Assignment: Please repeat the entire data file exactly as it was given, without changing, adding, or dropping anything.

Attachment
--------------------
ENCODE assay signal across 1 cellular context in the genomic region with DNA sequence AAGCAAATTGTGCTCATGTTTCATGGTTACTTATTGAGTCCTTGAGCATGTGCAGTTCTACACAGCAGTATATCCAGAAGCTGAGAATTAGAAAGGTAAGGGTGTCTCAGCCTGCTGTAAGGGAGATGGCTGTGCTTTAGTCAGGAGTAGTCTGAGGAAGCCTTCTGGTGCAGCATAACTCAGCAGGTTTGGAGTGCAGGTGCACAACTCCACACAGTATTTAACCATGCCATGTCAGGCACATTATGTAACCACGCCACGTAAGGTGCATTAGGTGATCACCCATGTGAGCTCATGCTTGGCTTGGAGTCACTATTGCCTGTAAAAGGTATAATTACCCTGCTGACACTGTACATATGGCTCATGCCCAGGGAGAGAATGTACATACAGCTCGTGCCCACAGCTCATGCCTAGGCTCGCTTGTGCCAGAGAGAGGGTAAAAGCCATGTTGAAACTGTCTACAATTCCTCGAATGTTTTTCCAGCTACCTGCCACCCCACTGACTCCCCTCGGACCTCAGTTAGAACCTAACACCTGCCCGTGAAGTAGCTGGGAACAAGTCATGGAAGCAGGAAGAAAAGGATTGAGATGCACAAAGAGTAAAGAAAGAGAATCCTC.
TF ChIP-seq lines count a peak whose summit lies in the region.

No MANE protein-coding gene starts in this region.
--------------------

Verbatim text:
ENCODE assay signal across 1 cellular context in the genomic region with DNA sequence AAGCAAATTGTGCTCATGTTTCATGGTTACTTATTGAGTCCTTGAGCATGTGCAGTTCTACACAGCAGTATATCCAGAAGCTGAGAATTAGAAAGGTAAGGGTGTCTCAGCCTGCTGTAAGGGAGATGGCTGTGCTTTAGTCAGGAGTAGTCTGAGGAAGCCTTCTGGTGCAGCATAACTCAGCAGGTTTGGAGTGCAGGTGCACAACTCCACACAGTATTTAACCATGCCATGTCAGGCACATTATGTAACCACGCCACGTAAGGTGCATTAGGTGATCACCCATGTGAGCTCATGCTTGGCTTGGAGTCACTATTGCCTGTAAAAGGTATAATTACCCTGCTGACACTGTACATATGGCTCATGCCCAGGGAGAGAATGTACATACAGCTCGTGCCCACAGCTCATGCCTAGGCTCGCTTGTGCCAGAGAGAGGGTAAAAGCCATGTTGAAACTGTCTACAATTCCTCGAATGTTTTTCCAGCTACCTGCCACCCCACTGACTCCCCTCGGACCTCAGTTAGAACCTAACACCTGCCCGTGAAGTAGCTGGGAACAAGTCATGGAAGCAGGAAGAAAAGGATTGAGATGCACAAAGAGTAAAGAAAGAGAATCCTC.
TF ChIP-seq lines count a peak whose summit lies in the region.

No MANE protein-coding gene starts in this region.